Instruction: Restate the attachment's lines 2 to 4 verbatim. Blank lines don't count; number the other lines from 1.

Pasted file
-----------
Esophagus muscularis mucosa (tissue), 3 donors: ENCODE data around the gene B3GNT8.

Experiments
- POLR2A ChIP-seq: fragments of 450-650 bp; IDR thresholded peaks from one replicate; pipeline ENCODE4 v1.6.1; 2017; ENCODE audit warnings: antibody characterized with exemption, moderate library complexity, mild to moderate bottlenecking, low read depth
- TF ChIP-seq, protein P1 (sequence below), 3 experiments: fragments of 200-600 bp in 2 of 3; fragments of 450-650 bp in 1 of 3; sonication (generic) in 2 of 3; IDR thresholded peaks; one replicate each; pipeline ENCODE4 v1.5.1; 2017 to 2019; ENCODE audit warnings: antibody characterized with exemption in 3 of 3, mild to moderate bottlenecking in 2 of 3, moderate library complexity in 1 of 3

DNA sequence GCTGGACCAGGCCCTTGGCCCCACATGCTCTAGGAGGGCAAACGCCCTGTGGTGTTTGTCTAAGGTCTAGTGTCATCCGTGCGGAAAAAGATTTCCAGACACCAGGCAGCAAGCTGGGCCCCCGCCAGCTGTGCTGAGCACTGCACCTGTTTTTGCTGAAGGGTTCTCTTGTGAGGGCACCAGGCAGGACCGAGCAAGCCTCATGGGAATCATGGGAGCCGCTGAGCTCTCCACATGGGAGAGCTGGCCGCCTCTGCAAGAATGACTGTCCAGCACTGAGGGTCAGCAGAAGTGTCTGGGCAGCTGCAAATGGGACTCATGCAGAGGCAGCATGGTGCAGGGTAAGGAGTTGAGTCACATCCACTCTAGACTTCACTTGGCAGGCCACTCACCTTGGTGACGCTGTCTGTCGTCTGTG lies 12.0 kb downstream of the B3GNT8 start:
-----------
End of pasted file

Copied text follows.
Experiments
- POLR2A ChIP-seq: fragments of 450-650 bp; IDR thresholded peaks from one replicate; pipeline ENCODE4 v1.6.1; 2017; ENCODE audit warnings: antibody characterized with exemption, moderate library complexity, mild to moderate bottlenecking, low read depth
- TF ChIP-seq, protein P1 (sequence below), 3 experiments: fragments of 200-600 bp in 2 of 3; fragments of 450-650 bp in 1 of 3; sonication (generic) in 2 of 3; IDR thresholded peaks; one replicate each; pipeline ENCODE4 v1.5.1; 2017 to 2019; ENCODE audit warnings: antibody characterized with exemption in 3 of 3, mild to moderate bottlenecking in 2 of 3, moderate library complexity in 1 of 3